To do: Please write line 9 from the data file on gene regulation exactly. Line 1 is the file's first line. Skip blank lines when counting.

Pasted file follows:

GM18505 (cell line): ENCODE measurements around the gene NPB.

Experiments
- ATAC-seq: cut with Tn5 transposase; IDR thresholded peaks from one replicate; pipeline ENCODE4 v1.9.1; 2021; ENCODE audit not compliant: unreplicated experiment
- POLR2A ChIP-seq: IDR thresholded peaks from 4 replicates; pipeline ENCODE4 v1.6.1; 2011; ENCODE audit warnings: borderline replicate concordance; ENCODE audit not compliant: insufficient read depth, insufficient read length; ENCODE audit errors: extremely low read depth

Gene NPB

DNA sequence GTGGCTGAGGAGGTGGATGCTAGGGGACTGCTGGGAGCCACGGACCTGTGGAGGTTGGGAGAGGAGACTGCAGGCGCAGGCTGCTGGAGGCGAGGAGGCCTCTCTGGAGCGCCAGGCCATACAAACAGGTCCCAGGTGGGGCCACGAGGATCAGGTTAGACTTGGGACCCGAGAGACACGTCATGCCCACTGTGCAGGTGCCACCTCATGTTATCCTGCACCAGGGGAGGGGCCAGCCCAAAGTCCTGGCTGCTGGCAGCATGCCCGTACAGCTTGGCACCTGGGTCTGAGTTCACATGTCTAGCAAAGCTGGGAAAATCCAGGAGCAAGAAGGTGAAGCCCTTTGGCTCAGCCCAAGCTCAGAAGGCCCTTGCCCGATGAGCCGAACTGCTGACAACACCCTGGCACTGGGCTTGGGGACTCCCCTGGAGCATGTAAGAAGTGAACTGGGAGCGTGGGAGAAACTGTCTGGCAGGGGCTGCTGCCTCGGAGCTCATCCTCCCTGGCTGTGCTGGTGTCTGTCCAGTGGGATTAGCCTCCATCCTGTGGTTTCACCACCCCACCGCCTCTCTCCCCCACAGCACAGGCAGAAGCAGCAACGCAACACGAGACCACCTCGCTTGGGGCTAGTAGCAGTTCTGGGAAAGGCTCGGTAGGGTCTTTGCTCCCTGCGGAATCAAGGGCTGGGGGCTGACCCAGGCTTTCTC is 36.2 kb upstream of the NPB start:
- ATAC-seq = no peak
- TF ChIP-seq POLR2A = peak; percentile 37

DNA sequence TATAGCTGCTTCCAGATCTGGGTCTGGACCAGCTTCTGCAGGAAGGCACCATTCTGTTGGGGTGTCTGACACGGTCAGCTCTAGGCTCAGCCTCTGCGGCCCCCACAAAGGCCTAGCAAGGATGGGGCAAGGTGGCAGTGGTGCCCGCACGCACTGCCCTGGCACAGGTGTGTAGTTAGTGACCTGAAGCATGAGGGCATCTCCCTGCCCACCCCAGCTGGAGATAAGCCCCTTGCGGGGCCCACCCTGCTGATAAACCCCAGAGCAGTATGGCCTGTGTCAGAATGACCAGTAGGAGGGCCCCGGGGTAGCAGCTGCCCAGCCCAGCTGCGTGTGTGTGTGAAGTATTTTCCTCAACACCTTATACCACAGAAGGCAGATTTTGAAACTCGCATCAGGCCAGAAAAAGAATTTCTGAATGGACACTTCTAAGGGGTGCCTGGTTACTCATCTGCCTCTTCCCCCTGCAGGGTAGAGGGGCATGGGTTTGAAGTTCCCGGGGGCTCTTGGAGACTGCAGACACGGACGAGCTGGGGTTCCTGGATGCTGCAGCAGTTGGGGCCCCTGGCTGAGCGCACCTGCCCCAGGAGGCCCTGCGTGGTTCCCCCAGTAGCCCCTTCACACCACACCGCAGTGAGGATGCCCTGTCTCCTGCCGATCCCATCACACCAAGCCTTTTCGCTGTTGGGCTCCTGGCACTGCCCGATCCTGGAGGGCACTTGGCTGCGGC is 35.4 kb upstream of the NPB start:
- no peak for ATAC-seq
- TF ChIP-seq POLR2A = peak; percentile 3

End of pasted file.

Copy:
DNA sequence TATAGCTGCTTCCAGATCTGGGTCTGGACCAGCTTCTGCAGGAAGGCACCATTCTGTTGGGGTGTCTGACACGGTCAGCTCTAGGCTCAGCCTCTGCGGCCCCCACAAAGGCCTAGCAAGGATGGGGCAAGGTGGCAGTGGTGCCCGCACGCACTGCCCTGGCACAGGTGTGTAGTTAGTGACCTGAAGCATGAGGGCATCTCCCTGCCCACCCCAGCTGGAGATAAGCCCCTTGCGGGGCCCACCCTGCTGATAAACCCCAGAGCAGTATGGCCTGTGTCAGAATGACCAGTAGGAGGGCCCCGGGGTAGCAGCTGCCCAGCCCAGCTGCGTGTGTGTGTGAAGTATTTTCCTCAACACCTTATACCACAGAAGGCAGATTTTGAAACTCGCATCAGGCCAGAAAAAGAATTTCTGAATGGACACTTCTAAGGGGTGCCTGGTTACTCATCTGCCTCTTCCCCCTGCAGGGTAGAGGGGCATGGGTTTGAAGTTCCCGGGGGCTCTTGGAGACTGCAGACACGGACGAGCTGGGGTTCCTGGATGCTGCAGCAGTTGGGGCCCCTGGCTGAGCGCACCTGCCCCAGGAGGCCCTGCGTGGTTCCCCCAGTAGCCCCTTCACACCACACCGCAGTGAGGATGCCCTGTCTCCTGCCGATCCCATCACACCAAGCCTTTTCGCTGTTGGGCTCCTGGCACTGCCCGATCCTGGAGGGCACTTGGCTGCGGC is 35.4 kb upstream of the NPB start: